First of all this article is going to tell you why Sales Intelligence has an increasingly important role at the moment; subsequently, we will look at some sound and practical tips for applying Sales Intelligence in your sales team.
However, before we begin, we should define Sales Intelligence. From my point of view, Sales Intelligence is a veritable GPS for a sales person. It helps them to reach their goal as quickly as possible, by minimising effort and the problems they may encounter.
Sales Intelligence is therefore a set of tools and methods that will help the sales person to be more efficient on a day-to-day basis, by making best use of all the information and data that they may have at their disposal (via analysis, predictive analytics, etc.) in order to guide them along the optimal path (via alerts, recommendations, scoring, etc.).
Sales Intelligence: the sales profession is undergoing its second revolution!
Many experts have been talking about the death of the B2B sales person for years (including Forrester in this article)… However, it seems clear that we are actually heading towards a gradual evolution in the sales person’s profession, to encompass more added value and intelligence throughout the entire sales process.
Indeed, ‘Sales Person 1.0’, the one who waited for the client, who stayed in their office waiting for the telephone to ring, who always drove to see the same clients, etc., this sales person did die – and a long time ago!
Sales people are currently experiencing a major transformation, as much in their working methods as in the duties that they’re given.
This means that companies are relying on new tools:
- The definition of standardised sales processes (the CRM sales cycle)
- The analysis of performance and win rates
- Mobility and Social Media
In addition to these tools, psychology is also becoming one of the major components of sales, as shown by the Forrester report, with 4 types of buyers:
Why is it crucial to start using Sales Intelligence right now?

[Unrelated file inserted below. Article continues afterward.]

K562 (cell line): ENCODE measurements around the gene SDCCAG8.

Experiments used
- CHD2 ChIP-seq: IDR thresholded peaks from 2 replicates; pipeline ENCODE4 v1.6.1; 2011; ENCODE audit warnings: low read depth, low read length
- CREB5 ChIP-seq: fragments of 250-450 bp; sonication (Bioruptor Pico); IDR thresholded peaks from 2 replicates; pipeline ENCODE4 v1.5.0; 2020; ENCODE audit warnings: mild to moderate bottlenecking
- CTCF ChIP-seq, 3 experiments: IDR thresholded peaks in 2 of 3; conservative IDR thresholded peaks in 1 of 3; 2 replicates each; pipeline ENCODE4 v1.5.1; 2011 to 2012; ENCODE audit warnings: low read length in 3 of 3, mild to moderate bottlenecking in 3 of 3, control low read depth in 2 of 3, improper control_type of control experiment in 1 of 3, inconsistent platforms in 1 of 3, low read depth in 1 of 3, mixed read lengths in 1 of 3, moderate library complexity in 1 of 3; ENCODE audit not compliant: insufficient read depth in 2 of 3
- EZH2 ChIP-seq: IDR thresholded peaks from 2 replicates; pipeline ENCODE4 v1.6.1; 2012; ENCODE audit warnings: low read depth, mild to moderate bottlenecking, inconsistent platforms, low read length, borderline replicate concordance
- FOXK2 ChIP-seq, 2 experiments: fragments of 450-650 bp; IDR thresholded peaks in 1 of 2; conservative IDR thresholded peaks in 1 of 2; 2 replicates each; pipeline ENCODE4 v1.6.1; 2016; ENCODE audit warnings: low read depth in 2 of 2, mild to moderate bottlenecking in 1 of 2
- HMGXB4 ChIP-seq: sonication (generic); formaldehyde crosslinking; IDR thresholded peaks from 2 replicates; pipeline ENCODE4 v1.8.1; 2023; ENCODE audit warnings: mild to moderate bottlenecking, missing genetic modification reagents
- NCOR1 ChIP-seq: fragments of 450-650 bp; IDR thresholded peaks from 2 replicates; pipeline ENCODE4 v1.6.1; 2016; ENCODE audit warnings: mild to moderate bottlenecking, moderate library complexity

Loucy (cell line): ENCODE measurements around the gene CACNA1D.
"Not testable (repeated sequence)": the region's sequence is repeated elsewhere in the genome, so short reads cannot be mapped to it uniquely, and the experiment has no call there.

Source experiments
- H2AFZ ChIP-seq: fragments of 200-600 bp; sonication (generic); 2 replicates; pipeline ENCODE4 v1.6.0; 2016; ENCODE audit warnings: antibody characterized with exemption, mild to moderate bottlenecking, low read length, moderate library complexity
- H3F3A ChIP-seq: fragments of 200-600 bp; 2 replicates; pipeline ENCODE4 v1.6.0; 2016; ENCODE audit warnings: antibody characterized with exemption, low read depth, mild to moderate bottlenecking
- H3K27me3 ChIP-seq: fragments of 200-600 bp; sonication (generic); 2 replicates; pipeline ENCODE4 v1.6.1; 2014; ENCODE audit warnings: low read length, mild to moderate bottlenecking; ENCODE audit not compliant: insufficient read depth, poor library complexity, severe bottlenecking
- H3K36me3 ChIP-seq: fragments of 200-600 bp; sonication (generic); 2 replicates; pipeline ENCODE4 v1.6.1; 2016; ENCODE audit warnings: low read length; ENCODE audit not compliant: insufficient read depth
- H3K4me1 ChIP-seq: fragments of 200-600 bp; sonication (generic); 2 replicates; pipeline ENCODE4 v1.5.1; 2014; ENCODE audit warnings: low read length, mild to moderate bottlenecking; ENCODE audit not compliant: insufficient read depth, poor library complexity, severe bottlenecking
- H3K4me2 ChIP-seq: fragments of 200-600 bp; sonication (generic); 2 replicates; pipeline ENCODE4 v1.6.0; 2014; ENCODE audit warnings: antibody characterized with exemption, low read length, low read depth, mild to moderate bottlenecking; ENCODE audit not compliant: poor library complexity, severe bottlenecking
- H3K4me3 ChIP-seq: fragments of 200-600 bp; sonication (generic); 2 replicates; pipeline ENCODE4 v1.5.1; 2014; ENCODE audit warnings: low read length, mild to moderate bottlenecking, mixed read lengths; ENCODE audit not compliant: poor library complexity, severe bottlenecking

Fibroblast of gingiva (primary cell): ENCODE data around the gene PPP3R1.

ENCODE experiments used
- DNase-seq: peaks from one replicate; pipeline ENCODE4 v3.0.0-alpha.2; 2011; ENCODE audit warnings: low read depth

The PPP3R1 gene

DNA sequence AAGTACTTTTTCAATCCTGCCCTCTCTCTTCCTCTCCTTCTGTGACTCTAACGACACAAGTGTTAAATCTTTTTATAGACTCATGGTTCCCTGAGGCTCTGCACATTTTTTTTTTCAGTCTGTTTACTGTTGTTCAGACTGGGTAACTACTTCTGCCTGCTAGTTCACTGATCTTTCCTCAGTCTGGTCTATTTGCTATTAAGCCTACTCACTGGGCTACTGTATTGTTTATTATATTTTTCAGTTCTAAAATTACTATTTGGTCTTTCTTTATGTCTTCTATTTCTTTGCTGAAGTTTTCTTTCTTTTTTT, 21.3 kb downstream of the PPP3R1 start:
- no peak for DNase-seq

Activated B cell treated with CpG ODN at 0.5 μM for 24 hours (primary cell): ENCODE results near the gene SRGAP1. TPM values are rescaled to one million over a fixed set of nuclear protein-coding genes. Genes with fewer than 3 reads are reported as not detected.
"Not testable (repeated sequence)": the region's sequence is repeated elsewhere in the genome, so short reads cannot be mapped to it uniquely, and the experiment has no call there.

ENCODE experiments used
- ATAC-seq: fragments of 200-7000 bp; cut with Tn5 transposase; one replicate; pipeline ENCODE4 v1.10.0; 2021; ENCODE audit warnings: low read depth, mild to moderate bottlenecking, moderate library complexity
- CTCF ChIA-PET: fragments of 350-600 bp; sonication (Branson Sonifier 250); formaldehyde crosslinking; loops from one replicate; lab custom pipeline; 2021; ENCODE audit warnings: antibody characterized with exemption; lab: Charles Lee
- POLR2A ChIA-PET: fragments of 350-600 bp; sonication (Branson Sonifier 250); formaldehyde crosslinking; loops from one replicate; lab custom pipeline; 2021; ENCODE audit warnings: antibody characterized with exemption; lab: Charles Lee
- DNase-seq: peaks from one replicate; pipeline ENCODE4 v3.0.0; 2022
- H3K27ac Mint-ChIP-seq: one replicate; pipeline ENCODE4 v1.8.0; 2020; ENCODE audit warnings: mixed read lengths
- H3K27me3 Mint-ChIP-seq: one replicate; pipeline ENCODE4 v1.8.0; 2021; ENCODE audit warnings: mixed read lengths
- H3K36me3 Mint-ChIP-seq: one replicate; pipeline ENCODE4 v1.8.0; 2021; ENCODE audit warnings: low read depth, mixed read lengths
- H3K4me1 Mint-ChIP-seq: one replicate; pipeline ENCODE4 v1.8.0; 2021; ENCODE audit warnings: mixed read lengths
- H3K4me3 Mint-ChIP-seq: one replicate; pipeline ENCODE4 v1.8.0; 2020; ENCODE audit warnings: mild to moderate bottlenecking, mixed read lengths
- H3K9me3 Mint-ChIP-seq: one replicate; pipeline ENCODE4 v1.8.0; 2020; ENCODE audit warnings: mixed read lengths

Sales Intelligence involves concentrating your efforts where they’re needed, when they’re needed, and using the pitch that will have the strongest impact.
In the context of prospecting, the implementation of Sales Intelligence quickly becomes essential. In fact, new traffic-generation techniques (white papers, webinars, etc.) and globalisation mean that you can very quickly end up with a mass of leads to manage, of which only a small proportion will be really pertinent for the company.
For example, 95% of the people who download a white paper on your website are generally “off-target” (students, people who don’t have the budget, others who are very upstream of the purchase, etc.).
This means that we have to:
- Not make the same effort to qualify all leads in the same way. In fact, according to a study by Scripted, 44% of sales people give up on a lead after an unsuccessful call… knowing that, in general, two calls are needed to reach a person. At the same time, a study by InsideSales.com shows that 35% to 50% of sales go to the sales people who reply first to a request for information… and if you reply within 5 minutes to a lead from the web, you have 9 times more chance of winning the sale! So there is a double challenge here: don’t wear yourself out on leads with low potential and, at the same time, be extremely responsive.
- Separate the wheat from the chaff (i.e. a buyer from a “cold lead”). This involves, for example, scoring completed forms by giving a low mark to leads with a “personal” email address (Gmail, Hotmail, etc.), and, in contrast, applying weight to corporate email addresses, particularly when the telephone field has been more than 6 figures.
- Know what is really attracting the lead, for example, via behavioural tracking of a web user after they’ve clicked on an email. You may well be surprised by the fact that, having received an email concerning product A, they ultimately spend more time on the page for product C…
And modern tools have now made it extremely easy to measure the performances of your sales and marketing teams. For example, a company that knows how to “correctly” manage its leads will generally arrive at a deal portfolio shaped like a pyramid:
Whereas a company that expends a lot of energy on leads with low added value will have an “obese” deal portfolio with lots of qualified leads but will spend too much time and money on leads that will ultimately turn out to be relatively irrelevant to its activity.
The consequence of an “obese” portfolio is in fact that the sales people will be overloaded with many more deals and will be trying to bite off more than they can chew, which could be disastrous in terms of managing the most profitable leads for the company.
Note: to be able to call back absolutely all leads, you need to have a large and responsive lead-qualification team and to be certain that this team is able to process and follow up all requests quickly and with sufficient quality.
Tomorrow you’ll find the second part of our article on Sales Intelligence, with our practical tips, tools and method to get you started!
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